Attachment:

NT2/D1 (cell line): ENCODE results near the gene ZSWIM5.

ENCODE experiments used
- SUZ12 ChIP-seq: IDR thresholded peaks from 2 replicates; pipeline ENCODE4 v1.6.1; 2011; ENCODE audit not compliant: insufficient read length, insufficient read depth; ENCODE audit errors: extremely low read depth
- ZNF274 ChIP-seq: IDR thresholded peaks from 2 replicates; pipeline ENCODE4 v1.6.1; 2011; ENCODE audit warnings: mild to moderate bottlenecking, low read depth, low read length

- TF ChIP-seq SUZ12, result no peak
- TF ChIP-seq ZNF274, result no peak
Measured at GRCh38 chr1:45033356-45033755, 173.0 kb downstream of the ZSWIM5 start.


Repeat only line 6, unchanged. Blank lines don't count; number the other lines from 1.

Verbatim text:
- TF ChIP-seq ZNF274, result no peak